M&A in the Trucking Market: Should Buyers be Concerned?

By IBISWorld, Inc.

September 03, 2015 at 9:57 AM

By Scott Winters, Procurement Research Analyst 

It’s official: the transportation and logistics industry is a hotbed of mergers and acquisitions.  

Major transportation company FedEx is currently in the process of finalizing its most recent deal to buy European delivery company TNT. The $4.8 billion TNT acquisition marks the shipping giant’s second major acquisition of the year, and it is not alone. 

Other major players in the transportation and logistics sector, including UPS, C.H. Robinson and Stagecoach, have purchased subsidiaries, boosting their marketshares and obtaining access to more operational capacity and capital. According to the Journal of Commerce, 54 M&A deals were struck in the first quarter of 2015 alone, for a total value of $27.2 billion. Not only is the number of acquisitions climbing, but deal values have been massive as well, with 55% valued at more than $1 billion.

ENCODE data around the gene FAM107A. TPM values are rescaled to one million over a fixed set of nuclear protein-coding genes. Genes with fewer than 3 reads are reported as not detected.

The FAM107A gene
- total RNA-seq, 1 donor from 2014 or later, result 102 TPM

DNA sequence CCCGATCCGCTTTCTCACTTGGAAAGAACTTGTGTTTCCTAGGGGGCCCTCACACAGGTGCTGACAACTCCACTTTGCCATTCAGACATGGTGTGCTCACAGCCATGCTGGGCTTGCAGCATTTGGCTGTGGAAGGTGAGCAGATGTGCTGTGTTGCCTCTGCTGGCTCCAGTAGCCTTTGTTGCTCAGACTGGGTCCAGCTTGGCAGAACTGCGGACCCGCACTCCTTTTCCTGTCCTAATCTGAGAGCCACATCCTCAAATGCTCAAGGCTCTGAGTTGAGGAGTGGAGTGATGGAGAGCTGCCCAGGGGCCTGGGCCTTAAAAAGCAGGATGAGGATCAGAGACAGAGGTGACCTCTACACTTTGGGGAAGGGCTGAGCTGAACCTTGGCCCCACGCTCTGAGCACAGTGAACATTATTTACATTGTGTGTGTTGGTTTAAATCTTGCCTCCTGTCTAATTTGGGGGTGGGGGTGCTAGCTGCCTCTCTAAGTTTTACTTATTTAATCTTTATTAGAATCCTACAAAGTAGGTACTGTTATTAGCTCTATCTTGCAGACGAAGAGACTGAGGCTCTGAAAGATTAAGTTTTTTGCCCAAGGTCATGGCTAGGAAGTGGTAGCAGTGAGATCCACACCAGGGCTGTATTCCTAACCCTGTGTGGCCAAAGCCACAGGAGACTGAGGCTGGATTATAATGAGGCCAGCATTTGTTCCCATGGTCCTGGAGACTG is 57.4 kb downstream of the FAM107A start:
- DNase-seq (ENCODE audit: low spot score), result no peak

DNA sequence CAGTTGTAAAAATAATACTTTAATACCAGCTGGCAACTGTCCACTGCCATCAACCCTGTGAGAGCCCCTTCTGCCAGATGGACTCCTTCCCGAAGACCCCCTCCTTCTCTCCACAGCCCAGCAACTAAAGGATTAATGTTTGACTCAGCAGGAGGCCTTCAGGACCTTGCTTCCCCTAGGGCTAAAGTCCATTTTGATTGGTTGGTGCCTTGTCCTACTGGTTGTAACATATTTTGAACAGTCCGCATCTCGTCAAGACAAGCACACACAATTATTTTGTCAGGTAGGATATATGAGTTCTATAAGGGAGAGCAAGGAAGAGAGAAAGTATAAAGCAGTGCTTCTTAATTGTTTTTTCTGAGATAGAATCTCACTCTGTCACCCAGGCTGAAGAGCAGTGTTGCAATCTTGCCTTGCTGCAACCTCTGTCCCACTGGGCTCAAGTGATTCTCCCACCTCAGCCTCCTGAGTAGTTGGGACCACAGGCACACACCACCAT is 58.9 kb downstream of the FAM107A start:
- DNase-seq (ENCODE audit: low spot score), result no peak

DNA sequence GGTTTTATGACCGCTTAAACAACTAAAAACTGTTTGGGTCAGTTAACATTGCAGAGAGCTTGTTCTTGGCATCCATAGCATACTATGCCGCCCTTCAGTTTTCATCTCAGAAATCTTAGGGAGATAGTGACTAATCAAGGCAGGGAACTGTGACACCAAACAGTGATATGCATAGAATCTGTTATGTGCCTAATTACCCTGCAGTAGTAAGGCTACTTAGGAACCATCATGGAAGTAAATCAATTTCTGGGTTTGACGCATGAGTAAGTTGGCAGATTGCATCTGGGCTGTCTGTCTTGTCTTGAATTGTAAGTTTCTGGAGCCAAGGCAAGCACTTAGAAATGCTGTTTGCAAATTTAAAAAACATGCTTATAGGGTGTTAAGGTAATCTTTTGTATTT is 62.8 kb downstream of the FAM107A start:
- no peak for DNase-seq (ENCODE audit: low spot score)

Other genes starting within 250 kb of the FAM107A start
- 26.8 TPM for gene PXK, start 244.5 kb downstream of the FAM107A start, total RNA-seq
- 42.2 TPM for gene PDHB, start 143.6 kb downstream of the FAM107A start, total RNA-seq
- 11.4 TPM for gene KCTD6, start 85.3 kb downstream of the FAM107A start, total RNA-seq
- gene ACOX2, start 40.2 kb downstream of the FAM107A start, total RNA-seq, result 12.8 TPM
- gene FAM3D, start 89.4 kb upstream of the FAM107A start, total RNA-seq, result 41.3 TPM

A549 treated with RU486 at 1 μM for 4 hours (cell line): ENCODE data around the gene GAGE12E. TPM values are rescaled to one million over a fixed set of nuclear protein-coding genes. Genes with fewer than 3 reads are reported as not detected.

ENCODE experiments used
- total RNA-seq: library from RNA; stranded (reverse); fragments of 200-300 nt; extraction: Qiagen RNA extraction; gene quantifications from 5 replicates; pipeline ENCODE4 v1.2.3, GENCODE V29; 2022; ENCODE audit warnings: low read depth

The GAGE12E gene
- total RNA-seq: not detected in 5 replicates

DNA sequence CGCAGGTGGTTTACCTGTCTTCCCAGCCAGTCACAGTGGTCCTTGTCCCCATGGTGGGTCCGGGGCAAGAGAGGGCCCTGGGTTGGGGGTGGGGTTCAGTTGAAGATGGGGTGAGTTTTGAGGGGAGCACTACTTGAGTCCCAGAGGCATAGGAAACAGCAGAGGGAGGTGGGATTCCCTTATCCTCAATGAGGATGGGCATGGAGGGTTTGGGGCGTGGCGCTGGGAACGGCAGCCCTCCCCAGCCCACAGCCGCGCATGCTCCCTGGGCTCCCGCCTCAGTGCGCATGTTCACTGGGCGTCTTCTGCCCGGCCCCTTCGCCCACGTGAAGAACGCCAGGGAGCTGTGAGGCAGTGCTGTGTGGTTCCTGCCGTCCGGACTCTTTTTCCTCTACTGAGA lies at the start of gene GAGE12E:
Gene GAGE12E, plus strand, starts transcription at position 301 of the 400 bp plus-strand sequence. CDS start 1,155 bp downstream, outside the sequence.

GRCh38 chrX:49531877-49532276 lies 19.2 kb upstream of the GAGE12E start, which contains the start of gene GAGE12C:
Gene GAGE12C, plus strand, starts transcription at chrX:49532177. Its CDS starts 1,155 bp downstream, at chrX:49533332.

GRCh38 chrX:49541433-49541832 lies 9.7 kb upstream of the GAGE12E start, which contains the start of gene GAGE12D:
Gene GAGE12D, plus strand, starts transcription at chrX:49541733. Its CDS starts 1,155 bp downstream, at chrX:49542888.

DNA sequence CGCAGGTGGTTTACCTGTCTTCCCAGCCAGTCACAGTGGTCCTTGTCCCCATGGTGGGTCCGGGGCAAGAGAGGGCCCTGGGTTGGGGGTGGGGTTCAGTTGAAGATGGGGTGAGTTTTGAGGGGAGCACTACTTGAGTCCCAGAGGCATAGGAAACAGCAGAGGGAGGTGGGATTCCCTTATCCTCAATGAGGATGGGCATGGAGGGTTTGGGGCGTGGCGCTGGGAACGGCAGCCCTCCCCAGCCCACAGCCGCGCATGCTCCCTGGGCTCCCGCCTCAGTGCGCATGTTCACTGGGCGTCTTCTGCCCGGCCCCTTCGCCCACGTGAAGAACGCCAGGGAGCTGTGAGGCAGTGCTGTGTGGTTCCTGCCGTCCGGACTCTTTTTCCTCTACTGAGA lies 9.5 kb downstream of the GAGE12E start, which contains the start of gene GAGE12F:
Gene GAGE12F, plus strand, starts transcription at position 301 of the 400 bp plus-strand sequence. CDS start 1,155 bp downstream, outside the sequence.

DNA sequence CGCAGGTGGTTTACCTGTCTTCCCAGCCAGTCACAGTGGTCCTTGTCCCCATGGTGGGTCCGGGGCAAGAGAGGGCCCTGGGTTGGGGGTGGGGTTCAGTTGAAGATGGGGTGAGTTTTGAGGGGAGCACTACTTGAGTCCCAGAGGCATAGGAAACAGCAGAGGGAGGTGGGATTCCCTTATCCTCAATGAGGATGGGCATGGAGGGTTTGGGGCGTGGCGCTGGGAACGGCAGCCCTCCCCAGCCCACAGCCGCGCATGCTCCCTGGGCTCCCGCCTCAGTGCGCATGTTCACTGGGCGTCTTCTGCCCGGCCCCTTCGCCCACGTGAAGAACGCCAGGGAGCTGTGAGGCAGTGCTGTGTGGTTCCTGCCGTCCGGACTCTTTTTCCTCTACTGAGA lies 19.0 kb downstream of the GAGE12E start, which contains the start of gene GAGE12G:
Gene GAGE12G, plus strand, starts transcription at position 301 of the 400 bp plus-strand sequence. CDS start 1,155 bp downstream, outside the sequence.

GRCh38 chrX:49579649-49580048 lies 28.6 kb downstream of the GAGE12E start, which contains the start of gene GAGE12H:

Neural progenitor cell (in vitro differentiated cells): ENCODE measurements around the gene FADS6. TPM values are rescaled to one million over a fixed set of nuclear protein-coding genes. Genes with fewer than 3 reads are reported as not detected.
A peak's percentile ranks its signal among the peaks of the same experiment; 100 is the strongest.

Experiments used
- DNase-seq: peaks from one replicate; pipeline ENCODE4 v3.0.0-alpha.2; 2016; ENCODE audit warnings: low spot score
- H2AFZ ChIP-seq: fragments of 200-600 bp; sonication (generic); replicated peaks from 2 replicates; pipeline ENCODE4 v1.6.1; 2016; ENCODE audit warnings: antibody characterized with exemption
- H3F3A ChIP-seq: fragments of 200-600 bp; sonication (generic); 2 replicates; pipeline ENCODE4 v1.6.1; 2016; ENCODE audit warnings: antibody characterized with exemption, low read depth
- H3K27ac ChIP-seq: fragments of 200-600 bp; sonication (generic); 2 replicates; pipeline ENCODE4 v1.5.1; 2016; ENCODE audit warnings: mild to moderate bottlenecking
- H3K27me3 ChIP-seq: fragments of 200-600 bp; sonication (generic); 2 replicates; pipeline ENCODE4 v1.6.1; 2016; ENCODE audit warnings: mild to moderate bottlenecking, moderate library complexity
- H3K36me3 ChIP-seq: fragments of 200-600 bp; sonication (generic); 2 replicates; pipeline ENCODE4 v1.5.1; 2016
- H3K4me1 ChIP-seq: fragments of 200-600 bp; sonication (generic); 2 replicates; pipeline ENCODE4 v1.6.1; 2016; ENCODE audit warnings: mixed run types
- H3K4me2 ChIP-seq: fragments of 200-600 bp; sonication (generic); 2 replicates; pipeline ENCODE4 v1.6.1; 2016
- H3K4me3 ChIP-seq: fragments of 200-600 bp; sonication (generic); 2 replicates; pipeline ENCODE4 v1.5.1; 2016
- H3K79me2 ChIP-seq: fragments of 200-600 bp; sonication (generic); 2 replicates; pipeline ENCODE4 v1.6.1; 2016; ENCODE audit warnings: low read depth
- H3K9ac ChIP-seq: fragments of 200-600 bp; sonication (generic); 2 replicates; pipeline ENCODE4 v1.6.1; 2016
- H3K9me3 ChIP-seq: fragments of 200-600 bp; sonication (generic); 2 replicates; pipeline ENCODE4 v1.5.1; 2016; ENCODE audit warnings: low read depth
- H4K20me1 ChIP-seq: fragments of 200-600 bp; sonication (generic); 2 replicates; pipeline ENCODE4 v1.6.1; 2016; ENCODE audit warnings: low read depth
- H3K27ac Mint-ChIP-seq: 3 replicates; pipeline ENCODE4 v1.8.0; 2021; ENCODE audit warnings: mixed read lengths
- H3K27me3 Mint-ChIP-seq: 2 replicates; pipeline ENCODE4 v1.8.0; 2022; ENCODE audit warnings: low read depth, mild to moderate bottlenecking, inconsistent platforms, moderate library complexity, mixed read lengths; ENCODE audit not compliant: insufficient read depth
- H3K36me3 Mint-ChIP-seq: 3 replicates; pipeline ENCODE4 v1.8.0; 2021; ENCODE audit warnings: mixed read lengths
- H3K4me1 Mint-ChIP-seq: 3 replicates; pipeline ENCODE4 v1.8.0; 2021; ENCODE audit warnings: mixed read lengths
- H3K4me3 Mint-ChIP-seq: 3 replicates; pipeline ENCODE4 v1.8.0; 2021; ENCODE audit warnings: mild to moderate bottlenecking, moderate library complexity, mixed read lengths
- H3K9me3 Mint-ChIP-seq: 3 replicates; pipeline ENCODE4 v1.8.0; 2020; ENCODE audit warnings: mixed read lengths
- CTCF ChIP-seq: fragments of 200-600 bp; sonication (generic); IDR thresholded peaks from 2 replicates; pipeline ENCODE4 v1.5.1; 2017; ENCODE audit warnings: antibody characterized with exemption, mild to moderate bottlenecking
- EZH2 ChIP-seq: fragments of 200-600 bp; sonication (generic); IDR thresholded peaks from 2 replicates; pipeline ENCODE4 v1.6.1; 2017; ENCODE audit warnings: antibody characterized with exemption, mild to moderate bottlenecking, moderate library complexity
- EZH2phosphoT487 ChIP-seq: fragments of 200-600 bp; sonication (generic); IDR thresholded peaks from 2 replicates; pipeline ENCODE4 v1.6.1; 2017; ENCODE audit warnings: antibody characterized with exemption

A combination of factors is spurring these “megadeals.” First, large companies are looking to expand, but organic growth in the transportation business has been sluggish as of late due to tightening regulations and a severe lack of capacity. For large companies with strong balance sheets, an easy way to gain additional trucking capacity is simply to buy it, and this is exactly what has been occurring.

Second, transportation and logistics companies are constantly looking to broaden their service offerings and geographic reach. For example, FedEx’s acquisition of Genco helped FedEx boost its ability to process returns and provide other third-party logistics services, and its intended purchase of TNT will significantly help it expand into the European market. 

Strategic moves such as these are helping companies take on their competition and expand into new markets. Analyst Jason Seidl of Cowen & Co. sums up this practice: “The M&A market is thriving because it’s still hard to get drivers, and acquisitions are the easiest way for a carrier to grow.”